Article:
And when it comes to the “Hitler campaign”, might we remind Mr. Parry that the Communist Party were prepared to do a deal with the Nazis in 1939? No question then of violently suppressing the Nazi ideas, but the fêting of Ribbentrop with champagne toasts. The Daily Worker (now Morning Star) had a headline of August 23rd, 1939: The German-Russian talks are A VICTORY FOR PEACE AND SOCIALISM. You could have fooled us.

During the 1939 war the Government shut down the Daily Worker for printing views which were considered to be against the war effort (during the CP spell of opposition to the war). The national press and politicians approved this suppression, and whilst the Daily Worker did nothing to enlighten the workers about Socialism (they were proud of their horse-racing tips), the Socialist Standard (Feb. 1941) stated that the SPGB has its own point of view. True to our basic principles we do not support suppression of opinion, however false we believe that opinion to be.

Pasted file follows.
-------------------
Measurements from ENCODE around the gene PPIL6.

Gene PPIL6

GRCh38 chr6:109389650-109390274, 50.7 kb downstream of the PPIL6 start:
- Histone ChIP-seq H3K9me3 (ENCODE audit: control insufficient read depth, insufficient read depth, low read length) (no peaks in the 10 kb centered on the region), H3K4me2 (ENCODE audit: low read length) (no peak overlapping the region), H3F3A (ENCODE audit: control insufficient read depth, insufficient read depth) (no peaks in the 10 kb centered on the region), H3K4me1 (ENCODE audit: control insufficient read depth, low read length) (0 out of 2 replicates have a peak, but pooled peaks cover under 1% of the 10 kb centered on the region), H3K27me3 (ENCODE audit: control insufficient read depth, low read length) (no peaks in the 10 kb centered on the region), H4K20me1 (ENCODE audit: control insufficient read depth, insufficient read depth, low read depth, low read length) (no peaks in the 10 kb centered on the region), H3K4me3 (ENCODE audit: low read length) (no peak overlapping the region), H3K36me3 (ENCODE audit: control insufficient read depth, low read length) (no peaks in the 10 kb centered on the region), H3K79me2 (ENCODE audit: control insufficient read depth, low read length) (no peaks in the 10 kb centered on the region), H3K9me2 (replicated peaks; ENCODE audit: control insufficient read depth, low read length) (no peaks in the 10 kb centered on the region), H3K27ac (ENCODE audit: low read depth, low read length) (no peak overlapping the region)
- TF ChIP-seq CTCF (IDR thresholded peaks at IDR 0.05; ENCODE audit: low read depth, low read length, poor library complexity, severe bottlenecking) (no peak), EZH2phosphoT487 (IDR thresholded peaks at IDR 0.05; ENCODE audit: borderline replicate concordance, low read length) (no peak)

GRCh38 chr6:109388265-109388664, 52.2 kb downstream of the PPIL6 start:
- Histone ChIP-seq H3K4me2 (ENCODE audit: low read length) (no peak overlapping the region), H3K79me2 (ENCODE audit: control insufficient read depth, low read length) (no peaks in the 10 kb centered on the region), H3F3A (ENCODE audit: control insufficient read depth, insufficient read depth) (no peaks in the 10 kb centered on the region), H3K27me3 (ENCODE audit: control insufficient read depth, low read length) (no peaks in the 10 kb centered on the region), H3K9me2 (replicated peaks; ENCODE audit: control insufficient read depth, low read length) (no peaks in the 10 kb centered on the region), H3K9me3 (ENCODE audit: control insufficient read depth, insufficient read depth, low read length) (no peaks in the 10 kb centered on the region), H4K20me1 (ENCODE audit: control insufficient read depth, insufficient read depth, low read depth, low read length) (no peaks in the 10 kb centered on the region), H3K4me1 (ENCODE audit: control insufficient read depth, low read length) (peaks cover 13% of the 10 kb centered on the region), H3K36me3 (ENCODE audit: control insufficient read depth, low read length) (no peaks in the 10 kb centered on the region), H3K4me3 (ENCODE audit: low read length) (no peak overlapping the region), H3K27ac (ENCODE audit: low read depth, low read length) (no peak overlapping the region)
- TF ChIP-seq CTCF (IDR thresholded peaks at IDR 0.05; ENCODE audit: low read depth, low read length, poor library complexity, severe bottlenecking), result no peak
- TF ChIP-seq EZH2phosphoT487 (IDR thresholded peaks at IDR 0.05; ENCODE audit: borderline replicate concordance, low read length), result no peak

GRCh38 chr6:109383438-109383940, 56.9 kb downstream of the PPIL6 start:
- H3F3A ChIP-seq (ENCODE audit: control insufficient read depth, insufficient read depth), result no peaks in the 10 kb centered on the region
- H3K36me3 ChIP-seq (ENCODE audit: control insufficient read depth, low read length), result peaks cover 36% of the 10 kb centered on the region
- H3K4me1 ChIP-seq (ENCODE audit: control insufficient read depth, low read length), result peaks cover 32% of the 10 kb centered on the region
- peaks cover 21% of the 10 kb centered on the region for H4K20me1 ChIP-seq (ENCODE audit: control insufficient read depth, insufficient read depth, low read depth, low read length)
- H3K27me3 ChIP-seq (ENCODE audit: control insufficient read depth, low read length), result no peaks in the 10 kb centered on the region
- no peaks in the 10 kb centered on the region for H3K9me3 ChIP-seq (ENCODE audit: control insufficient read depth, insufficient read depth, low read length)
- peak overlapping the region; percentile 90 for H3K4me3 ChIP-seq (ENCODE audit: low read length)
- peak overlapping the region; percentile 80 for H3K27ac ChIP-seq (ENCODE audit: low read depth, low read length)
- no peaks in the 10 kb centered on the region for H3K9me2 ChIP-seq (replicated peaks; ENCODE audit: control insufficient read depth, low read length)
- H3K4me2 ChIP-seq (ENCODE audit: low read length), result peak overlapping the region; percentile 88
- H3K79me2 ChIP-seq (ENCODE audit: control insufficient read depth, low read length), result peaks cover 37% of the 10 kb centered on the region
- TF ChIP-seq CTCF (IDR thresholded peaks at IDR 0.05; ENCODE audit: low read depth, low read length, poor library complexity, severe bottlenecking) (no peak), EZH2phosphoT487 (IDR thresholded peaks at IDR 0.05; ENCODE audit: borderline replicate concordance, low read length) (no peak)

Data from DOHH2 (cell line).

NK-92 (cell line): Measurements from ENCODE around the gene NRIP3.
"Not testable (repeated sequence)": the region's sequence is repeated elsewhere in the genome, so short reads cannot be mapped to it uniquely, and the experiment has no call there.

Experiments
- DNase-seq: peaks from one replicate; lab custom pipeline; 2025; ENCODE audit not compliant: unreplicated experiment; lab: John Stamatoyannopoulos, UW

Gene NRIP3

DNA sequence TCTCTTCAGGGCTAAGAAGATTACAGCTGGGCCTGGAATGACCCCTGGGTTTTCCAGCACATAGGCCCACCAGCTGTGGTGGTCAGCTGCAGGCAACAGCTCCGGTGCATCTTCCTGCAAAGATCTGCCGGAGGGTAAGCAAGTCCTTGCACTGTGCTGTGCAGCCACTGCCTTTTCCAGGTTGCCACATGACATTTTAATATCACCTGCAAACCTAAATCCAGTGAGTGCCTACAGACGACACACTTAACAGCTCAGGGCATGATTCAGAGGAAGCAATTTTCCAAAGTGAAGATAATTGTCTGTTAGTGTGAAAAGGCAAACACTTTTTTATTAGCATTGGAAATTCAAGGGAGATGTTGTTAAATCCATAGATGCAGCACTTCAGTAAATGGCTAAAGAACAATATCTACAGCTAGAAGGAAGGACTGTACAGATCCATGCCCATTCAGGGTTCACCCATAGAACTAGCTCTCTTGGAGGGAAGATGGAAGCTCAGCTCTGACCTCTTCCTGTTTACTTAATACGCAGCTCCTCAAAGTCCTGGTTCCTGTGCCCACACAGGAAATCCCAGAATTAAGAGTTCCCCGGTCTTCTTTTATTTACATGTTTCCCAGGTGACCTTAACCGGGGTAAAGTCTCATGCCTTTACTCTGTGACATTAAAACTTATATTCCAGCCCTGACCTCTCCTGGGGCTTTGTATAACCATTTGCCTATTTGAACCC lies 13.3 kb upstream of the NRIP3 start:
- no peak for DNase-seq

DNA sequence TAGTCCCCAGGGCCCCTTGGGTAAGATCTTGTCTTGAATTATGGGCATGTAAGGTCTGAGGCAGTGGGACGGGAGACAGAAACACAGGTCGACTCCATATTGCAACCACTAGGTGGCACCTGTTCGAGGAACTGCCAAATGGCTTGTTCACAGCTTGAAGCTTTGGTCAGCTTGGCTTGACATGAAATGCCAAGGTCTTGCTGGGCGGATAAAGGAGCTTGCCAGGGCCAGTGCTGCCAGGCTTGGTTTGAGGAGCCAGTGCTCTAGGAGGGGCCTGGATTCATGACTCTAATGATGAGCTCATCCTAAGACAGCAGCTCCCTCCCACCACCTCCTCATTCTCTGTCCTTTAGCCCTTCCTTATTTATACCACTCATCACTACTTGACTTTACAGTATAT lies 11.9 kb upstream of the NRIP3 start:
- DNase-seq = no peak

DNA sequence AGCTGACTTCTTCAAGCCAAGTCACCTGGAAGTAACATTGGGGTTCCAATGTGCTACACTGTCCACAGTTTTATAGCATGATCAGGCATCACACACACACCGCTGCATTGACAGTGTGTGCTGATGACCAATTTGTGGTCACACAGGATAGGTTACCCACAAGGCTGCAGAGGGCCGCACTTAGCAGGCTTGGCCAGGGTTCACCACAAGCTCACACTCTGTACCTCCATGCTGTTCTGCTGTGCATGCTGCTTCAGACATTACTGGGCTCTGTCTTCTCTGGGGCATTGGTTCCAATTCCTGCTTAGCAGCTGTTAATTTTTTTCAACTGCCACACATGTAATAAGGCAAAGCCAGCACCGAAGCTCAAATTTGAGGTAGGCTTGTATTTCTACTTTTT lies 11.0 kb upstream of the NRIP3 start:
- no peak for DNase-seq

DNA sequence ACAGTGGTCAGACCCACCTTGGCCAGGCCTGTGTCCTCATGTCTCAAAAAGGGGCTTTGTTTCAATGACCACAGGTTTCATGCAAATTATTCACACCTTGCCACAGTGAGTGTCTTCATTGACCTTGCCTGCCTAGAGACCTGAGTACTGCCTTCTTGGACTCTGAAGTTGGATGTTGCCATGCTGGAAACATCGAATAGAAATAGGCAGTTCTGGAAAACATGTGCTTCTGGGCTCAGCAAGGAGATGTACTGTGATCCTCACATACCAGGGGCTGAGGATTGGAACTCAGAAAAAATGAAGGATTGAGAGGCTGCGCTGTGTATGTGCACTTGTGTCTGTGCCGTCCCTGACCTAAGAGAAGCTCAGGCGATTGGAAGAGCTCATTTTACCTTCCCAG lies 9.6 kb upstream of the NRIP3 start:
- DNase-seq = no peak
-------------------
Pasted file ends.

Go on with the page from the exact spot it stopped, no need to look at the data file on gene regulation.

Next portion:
The Socialist Party of Great Britain has personal experience of what happens when such a decision as that of the NUS is operative. We arranged a debate in North London against the National Front. An opportunity for the audience to weigh up the two conflicting schools of thought — socialist or nationalist. We were of the opinion that the audience would be able to judge for themselves the validity of the arguments. But our dear “lefty” types thought otherwise. They broke up the meeting. Did they consider the audience to be such a bunch of morons that they could not judge? Obviously they did, and this might just be the reason why these “revolutionaries” wish to appoint themselves as leaders of the masses. They know what is good for us — they know what we should hear.

Democracy, never a favourite word in their vocabulary, means a method of conducting affairs where a majority decision is reached on the basis of all information being readily available. Who are these self-styled dictators, who in the name of democracy, wish to decide what we shall or what we shall not hear? The suppression of “unpopular views” by violence does not eradicate these ideas. This can only be done by a free exchange of ideas.

It is obvious that a university education can turn out just as stupid and dangerous people as the ordinary elementary school.

C. M.